Erwin Chemerinsky: Maybe I should add here, in the Supreme Court, it’s generally one lawyer per side. It’s truly extraordinary, as here, to have two lawyer on a side. And when there are multiple cases that are consolidated, if the lawyers can’t agree as who’ll argue, the Court will flip a coin to decide among them. Now lawyers who are involved, generally, would want the opportunity to argue, and I cannot tell you, though I was not privy to all the discussions, I know about a lot of them, that it was a friendly discussion at all moments and that it was consensus as to who should argue, ’cause certainly some of the other lawyers who argued in some of the other cases. Remember, these are several cases that have consolidated. We’re all jockeying for who should argue, but I certainly was one who thought that Ted Olson was the logical choice because he was the solicitor general of the Republican administration. He did personally know the conservative justices on the Court, and it would, I think, send the best possible message in that regard, but it sure wasn’t an easy conclusion for the people to come to.

Ethan Dettmer: There were a lot of discussions. Dean Chemerinsky is right. But one of the other messages that we wanted to get across was this, I think, really important message that, I don’t know if we’ve conveyed it strongly enough, but I think Ted’s involvement really helped with this, was that this should not be a political issue, right? This is an issue of the rule of law and of the government being accountable for its decisions, and giving accurate reasons for what it’s doing. We wanted to sort of take the Republican and Democrat issue out of this as much as possible, and one of the things we’re very adamant about was having Luis, as a DACA recipient, be the person who sat right next to Ted at counsel table in the Supreme Court during the argument so that he’s, if you’ve never been to the Supreme Court, counsel table is about five feet away from the justices. You’re really right there, staring right into their eyes, and having somebody who is himself a lawyer and himself going to lose his law license, at least conceivably if this goes the wrong way, is a powerful message and is something that we thought was really important to humanize the whole thing, as we were talking about at the beginning. And we do wanna leave some time for questions. So we have a few clips here of the argument. Okay, and there are no cameras in the Supreme Court, just so know, so you get it drawn.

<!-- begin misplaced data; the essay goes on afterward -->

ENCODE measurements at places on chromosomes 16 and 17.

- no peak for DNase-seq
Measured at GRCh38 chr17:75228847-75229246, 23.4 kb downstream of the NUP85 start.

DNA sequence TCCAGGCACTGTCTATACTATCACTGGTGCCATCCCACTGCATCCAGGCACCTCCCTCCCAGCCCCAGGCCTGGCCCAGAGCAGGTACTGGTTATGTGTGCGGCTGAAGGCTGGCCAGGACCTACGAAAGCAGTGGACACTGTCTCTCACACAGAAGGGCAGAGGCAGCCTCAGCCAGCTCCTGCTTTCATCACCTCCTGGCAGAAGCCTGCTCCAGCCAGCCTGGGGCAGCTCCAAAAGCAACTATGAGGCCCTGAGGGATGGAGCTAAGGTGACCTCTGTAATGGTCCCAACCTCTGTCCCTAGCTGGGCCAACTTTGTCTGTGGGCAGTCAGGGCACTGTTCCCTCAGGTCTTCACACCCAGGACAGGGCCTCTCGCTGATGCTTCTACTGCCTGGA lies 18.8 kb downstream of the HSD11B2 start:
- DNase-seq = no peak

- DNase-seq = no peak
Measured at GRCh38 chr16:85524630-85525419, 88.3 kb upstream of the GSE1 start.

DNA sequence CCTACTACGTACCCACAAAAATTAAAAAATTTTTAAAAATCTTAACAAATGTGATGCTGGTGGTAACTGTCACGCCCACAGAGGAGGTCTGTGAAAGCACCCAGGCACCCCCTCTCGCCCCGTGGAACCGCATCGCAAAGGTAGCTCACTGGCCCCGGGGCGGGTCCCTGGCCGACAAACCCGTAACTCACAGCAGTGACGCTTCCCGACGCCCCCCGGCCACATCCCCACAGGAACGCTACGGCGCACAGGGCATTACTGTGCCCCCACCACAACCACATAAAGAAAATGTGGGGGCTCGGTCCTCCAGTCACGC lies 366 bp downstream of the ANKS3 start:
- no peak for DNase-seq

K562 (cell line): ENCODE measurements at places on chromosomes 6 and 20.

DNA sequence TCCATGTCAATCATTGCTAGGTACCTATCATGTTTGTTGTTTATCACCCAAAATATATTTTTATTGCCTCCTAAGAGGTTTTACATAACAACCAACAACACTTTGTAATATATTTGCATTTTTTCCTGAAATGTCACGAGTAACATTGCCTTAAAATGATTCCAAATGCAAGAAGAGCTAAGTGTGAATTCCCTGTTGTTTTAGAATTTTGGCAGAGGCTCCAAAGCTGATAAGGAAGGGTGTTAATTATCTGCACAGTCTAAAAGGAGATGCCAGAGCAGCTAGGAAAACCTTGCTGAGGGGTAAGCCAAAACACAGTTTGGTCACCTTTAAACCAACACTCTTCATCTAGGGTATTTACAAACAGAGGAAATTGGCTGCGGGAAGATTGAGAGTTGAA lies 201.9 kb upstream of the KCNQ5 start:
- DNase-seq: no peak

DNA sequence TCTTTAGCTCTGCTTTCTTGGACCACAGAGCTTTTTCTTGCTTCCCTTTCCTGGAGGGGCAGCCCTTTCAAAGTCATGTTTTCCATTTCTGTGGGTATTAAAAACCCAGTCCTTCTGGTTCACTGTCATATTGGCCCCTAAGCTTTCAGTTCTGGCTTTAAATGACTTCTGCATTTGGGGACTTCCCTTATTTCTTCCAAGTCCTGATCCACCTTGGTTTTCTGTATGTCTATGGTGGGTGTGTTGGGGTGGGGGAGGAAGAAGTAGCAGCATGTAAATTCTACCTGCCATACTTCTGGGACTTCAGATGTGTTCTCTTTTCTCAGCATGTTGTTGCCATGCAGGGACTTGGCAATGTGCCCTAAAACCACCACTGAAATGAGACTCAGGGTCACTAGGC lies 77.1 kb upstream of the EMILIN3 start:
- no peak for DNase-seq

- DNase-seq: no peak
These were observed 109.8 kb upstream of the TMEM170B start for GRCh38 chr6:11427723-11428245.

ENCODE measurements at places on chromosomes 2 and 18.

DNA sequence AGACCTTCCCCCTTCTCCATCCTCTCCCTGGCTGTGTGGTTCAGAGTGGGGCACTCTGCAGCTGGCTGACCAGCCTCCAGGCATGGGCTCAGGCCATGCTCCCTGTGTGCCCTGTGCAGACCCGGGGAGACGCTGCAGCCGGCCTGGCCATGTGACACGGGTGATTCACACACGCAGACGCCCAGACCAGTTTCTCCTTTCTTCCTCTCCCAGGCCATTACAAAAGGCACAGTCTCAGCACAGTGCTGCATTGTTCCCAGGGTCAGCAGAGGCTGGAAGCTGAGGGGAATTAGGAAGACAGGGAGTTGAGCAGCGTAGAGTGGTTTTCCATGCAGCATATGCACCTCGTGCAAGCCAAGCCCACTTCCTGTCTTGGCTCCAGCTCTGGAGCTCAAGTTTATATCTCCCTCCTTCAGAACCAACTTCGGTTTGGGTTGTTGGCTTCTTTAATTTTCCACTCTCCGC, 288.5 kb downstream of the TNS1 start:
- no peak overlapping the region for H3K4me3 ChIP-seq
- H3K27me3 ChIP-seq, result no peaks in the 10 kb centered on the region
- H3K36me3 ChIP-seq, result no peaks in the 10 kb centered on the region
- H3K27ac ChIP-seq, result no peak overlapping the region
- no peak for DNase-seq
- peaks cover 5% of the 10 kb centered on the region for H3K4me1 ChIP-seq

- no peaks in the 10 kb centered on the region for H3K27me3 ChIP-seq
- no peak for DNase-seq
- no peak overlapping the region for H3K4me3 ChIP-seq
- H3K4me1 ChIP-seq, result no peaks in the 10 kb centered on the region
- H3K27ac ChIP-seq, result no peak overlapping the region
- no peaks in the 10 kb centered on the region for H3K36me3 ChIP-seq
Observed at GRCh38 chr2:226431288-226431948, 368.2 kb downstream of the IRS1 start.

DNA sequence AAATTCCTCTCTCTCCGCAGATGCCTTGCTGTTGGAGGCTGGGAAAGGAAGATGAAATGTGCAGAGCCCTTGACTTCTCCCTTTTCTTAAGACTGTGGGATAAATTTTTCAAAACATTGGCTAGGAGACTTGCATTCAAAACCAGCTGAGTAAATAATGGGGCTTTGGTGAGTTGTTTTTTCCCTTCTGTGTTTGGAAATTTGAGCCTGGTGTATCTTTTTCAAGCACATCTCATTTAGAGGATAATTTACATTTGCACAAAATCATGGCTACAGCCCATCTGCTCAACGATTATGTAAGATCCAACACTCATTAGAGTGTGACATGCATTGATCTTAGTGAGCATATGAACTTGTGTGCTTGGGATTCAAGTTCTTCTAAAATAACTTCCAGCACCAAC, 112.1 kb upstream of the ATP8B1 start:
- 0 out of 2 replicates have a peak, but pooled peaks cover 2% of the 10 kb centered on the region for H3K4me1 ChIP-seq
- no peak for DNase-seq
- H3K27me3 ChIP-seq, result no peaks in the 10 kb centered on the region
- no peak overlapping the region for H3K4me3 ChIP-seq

[Inaudible audio]

Erwin Chemerinsky: I think one of the things that Ted Olson did, which was exactly right, was begin his argument by talking about the people who were involved and the human consequences of this. I was not in the Court. The lawyers who wanted to be there, other than the constable, had to be there at two in the morning on Monday night, Tuesday morning. I was in D.C. because I was arguing a case on Wednesday morning in the Court. I decided it wasn’t the best use of my time to spend the night before outside in the cold, but I had a chance to read the transcript of the argument and I think what Ted Olson did from the very beginning was really try to remind the judges of the people involved, and some of the justices were very receptive, I think Justice Sotomayor in particular, really wanted to remind the colleagues.

Some seemed quite indifferent to it. I think that the dilemma that I mentioned at the beginning was present throughout the oral argument. If, on the one hand, DACA is illegal, then President Trump is justified. If DACA is lawful, it’s ’cause the president has broad, inherent powers with regard to immigration, and if the the president has broad, inherent powers regarding immigration, why can’t one president rescind what another president has done? And I think that really is center. Lots of discussion at the oral argument about the reviewability question. When can the Court review a presidential decision to prosecute or not prosecute, deport or not deport? As well as the merits question. And it wouldn’t surprise me that this case could come out on the reviewability question without ever reaching the merits question.